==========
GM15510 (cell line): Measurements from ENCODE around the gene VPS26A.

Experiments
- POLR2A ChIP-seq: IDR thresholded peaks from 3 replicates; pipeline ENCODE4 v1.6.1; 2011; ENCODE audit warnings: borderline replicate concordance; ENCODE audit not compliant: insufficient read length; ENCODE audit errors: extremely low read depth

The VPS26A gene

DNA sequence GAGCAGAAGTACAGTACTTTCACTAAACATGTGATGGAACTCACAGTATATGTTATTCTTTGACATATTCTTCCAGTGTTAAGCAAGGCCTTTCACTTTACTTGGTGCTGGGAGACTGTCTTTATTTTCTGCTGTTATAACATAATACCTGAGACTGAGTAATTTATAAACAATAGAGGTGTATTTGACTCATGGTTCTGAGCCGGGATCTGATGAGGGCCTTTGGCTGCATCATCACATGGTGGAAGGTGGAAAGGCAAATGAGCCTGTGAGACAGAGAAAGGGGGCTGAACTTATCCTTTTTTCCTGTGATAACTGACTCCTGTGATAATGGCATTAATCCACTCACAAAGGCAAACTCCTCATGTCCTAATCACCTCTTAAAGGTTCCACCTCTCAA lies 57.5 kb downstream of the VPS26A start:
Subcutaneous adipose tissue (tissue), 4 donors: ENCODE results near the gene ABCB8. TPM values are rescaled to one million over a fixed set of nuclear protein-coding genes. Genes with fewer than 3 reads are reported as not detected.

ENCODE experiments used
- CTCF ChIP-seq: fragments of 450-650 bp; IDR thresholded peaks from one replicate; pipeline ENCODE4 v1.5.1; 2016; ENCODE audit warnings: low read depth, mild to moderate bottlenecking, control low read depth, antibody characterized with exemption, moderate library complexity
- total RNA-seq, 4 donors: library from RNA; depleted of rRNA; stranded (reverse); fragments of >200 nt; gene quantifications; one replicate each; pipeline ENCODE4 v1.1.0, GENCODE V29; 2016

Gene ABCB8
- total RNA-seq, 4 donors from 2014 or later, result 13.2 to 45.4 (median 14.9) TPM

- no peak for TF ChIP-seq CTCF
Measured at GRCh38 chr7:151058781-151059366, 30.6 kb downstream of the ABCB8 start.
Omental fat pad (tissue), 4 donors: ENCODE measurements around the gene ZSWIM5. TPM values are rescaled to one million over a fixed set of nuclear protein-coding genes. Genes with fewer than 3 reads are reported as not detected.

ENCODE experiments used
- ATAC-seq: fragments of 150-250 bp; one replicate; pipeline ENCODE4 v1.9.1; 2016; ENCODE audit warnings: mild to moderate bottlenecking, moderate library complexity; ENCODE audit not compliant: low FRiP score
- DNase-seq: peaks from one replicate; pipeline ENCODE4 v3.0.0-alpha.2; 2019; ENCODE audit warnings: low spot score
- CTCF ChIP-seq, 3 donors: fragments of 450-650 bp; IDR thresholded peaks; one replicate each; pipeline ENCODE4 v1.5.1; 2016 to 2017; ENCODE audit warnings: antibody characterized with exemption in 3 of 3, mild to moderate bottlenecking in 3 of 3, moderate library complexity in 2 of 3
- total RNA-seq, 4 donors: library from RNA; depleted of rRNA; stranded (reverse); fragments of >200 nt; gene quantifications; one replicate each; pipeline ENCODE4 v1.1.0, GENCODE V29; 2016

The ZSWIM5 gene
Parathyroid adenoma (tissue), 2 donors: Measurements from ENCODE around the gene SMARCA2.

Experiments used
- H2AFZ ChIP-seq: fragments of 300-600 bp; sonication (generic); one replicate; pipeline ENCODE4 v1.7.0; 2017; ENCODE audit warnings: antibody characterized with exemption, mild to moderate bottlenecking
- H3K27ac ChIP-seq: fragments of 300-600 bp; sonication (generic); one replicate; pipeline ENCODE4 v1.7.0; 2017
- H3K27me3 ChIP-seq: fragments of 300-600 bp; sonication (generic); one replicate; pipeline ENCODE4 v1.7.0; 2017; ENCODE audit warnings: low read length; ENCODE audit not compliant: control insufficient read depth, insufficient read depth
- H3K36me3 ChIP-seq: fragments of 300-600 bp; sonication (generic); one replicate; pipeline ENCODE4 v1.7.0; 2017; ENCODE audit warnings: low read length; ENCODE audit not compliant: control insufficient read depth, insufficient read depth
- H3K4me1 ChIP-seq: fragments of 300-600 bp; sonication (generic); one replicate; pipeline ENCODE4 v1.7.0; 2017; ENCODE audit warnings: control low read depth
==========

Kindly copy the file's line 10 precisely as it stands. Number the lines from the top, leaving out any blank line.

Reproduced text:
Gene ABCB8